Robin Tenant works at Argos, in Warrington. “They gave me a four-hour contract – it only guarantees four hours of work a week,” he explains. “Now for some people it suits them absolutely fine, do you know? Four hours work a week if you were a pensioner trying to top up your pension or you’re just starting going back to work is fine. But we are a family and both me and my partner have a four-hour contract with one store and so we have eight hours work between us for a week. We’re employed, so we don’t have… so unemployment benefit becomes a complete nightmare because we technically have contracts and we have thirty-six hours work one week and then four and it means that as soon as something happens – like the week before Christmas last year the snow happened – we’re stuffed.
All of the above four shifts illustrate how far we have yet to go in creating not just more, but better jobs. Not every job or working contract is a good one, so why is it that we breathe a collective sigh of relief when employment figures go up? Moreover, why do we rail at the unemployed for their lack of effort in finding employment and yet do very little for those who eventually do find scraps of work?
What is perhaps needed is a more critical analysis and honest debate about what a good job or contract really looks like. This means looking seriously at models like ‘Flexicurity’ championed by Will Hutton, and learning from the likes of Germany where trade unions, employers and workers club together to reach an agreement on working patterns which suits all parties. Conversely, what we don’t want is a fixation on job numbers alone or indeed a political class that seeks to stifle the debate by using terms such as “job snobs” to dismiss those who raise the subject.
Following from my previous post on the Grandparent index, an attempt to add some fresh perspective on the key indicators of wellbeing, I would now like to add another: The haircut index.
A key indicator of wellbeing, I believe, is the temporal gap between deciding you need/want a haircut and actually getting round to having one. The longer this gap, the less perceived control you have over your own circumstances, which is key predictor of wellbeing.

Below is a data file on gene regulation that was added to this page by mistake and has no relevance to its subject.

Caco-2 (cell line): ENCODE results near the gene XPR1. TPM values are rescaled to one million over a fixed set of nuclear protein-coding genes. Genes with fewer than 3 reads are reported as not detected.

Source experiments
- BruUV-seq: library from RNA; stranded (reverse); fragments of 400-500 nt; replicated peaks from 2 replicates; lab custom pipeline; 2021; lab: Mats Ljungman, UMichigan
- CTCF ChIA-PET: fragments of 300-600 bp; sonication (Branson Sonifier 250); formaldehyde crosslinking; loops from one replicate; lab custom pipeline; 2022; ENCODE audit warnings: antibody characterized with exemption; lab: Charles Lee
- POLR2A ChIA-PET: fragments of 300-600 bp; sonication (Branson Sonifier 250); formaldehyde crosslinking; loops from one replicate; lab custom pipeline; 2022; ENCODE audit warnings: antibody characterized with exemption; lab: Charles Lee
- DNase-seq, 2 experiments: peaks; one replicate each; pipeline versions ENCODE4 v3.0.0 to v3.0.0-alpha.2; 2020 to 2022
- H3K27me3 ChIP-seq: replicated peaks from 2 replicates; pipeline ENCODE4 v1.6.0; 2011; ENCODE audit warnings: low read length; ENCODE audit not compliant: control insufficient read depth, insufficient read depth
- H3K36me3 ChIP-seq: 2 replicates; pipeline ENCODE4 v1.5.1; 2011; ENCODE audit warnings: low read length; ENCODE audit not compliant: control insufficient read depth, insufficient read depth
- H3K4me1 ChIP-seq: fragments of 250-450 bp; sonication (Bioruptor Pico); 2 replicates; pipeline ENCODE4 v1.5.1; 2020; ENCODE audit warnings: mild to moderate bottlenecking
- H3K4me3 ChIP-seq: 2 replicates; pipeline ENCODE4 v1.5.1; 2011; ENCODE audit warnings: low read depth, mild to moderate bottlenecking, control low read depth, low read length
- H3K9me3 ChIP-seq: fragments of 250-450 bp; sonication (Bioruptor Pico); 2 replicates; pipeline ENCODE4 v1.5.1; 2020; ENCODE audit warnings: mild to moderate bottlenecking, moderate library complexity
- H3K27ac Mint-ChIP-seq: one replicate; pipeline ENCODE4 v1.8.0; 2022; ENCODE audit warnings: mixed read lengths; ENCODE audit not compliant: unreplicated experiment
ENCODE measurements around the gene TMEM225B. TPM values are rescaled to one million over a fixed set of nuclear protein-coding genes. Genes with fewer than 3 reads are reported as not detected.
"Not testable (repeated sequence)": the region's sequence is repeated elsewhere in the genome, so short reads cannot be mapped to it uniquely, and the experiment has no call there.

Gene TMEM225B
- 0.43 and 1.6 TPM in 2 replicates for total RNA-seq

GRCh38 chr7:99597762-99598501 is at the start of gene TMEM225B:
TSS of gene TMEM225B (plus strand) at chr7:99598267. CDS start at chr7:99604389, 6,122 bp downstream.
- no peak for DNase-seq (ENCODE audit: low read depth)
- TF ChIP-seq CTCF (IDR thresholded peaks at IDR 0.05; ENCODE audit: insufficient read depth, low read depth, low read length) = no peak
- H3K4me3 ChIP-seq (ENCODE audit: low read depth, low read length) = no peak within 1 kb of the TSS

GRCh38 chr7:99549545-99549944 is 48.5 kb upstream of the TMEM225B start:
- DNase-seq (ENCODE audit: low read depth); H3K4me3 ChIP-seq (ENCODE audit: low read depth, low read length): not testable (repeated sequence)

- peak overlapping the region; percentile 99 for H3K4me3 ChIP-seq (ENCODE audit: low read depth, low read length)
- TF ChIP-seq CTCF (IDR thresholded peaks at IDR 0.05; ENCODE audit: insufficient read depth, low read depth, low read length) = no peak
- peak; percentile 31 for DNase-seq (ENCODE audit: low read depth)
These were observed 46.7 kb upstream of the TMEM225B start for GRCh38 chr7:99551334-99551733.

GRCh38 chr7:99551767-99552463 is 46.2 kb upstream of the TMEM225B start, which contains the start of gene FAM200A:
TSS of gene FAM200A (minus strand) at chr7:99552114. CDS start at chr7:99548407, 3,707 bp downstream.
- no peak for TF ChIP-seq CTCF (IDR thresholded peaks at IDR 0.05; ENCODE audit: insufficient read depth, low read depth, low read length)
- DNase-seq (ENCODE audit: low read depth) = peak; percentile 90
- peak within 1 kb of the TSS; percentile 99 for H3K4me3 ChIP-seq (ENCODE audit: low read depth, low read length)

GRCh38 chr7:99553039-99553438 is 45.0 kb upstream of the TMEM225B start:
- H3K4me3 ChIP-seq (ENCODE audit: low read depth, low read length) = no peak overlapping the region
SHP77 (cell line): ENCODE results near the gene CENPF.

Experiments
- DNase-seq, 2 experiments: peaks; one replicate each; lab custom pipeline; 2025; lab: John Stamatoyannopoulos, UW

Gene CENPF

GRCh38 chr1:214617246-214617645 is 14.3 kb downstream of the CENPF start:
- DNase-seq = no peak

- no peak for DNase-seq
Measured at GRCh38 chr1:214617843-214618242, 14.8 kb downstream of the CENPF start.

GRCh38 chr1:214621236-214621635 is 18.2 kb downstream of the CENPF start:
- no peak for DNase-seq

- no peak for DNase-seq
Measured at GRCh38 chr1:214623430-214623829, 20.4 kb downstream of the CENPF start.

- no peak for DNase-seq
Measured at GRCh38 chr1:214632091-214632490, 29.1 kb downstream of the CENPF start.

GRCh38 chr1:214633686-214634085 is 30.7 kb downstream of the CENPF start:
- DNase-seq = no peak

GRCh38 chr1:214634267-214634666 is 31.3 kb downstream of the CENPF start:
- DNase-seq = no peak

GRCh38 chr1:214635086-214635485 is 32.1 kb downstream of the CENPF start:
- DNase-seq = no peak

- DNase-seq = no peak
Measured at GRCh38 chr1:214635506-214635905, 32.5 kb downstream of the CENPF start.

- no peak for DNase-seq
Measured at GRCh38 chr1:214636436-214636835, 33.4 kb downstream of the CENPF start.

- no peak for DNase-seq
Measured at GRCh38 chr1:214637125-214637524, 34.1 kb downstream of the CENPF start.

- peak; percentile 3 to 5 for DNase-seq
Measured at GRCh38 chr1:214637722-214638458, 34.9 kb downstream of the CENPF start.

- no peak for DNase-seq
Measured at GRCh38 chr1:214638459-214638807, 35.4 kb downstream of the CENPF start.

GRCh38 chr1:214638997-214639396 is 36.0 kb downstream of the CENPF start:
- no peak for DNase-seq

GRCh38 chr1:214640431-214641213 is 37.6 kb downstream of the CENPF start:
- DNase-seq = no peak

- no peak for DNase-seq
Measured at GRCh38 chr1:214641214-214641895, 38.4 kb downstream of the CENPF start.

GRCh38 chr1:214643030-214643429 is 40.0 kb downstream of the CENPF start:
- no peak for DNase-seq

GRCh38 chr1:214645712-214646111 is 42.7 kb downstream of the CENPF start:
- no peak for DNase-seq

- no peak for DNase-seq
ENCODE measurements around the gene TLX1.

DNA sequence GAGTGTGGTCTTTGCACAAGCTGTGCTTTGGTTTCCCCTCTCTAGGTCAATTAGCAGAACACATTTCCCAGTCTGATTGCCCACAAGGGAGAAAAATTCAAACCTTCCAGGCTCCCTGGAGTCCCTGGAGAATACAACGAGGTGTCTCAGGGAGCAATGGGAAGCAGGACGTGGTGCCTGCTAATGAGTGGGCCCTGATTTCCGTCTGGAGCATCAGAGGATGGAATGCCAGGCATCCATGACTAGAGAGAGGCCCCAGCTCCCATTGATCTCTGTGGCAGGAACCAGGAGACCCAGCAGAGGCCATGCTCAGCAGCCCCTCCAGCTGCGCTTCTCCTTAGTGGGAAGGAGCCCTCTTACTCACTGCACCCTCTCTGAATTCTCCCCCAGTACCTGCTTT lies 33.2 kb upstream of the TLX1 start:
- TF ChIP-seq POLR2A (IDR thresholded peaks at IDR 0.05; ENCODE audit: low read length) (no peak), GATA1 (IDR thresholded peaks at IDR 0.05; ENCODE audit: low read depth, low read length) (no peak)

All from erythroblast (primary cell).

I’m having a haircut on Friday, and I feel well because of that fact- it is some sort of breakthrough after a month of putting it off due to perpetually imminent deadlines at home and work.
You might think this is a trivial matter of personal tidiness, but I suspect it goes much deeper. Haircuts are a modern ritual in which we suspend our role as productive agents, and surrender ourselves to the tender care of a skilled stranger – a kind of secular shaman – who treats us as much with their benign attention as their manual dexterity.
And if that doesn’t convince you, here is the ‘blind them with science’ bit from our new secular oracle, Wikipedia:
“Hair is a filamentous biomaterial, that grows from follicles found in the dermis. Found exclusively inmammals, hair is one of the defining characteristics of the mammalian class. The human body, apart from its glabrous skin, is covered in follicles which produce thick terminal and finevellus hair. Most common interest in hair is focused on hair growth, hair types and hair care, but hair is also an important biomaterial primarily composed of protein, notably keratin.”
So if that’s what hair is(I particularly like the ‘notably’) surely cutting it off must be some sort of symbolic act?
So I propose the ONS should ask people about their capacity to follow through on their desire to have a haircut as a proxy for their wellbeing, and I am beginning to wonder if we could establish a whole new wellbeing index based on similar factors.
Proximity of grandparents, capacity to achieve haircut…what next?